The Orthodoxy of Hesychasm is not skin deep but springs from Christ’s own right-glorification of the Father.  Christ’s glorification runs so deep that it can overcome all resistance, all opposition.  The experience of purification lets Christ’s glory cleanse perception, opening the eye of the heart to illumination.  The experience of illumination penetrates the firmament between earth and heaven, opening earth to heaven.  It is not just a pious whim or a doctrine to be believed but is the living experience of illumination in the uncreated light of the Holy Spirit, illumination that is actively resisted by subtle powers of darkness.  It is here that spiritual warfare takes on social, political and economic dimensions because there are fake gods usurping God in all these realms.  The resistance to light is due to envy and strife in the expanse of light, experienced as spiritual warfare by the saints.  The spiritual journey is called glorification because glory enthrones the presence of God like a moving chariot throne, bearing the glorified through many hells and many heavens.  It is Christ enthroned whose chariot throne descends to seven hells to transform them into seven heavens.  Orthodox Hesychasm is not interested in speculative uranography but in soteriological Christophany.  The throne of glory is said to abide in the midst of every hell and every heaven, but vainglory enthrones parodies there, whereas right-glorification sees God there, ascribing glory to God, through God.  Orthodox right-glorification is the experience of wisdom’s vision of God’s own God-centred right-glorification of God, dethroning all God-substitutes and addictive parodies that counterfeit God in hell after hell.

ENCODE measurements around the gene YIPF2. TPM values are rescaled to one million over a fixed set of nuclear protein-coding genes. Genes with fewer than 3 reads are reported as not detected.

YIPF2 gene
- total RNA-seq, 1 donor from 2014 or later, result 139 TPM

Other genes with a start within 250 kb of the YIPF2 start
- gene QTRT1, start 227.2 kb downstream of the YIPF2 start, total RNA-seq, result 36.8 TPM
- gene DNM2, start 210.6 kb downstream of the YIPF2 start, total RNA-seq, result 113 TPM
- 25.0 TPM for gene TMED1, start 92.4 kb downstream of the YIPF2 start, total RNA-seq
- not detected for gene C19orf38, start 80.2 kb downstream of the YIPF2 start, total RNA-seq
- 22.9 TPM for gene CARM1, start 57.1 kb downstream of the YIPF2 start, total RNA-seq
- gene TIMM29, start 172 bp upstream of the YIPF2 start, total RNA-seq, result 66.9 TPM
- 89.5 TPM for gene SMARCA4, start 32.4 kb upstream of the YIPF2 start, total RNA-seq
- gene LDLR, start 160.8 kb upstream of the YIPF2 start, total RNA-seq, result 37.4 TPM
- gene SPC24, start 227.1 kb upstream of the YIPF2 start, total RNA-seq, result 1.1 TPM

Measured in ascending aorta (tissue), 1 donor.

Seven hells is how desert wisdom saw the suffering of those who are addicted to false god-substitutes, which elders called ‘passions’ or sufferings.  The seventh heaven recapitulates all seven heavens as seven transfigured hells, undoing every fall from glory that trapped lost souls in hell.  Christ’s ascension and glorification is not a private, individual affair but an opening of ascension and glorification to all mankind without exception.  The desert never neglected these all-embracing mysteries of glory, unlike ethnic orthodoxy, which saw nothing here that it could acknowledge or recognise.  In conventional circles, those who awoke to illumination were frequently accused of delusion, vanity and pride, preventing them from upsetting the fragile equilibrium of patriarchal dominance and clerical control.  But Holy Orthodoxy herself regarded these aberrations as some of the inevitable consequences of the heresy of ‘philetism’ or nationalistic tribalism.  It was never duped for long by domineering clericalism or its addictive passions of subservience to pious god-substitutes.  Glorification is wisdom’s seventh-heaven vision in action, liberating hearts from every last trace of these lingering passions.  Whenever Patriarchs and Bishops were true Hesychasts, they were taught by the Spirit to release these passions into healthy freedom, freeing Holy Orthodoxy to be truly sound and functional.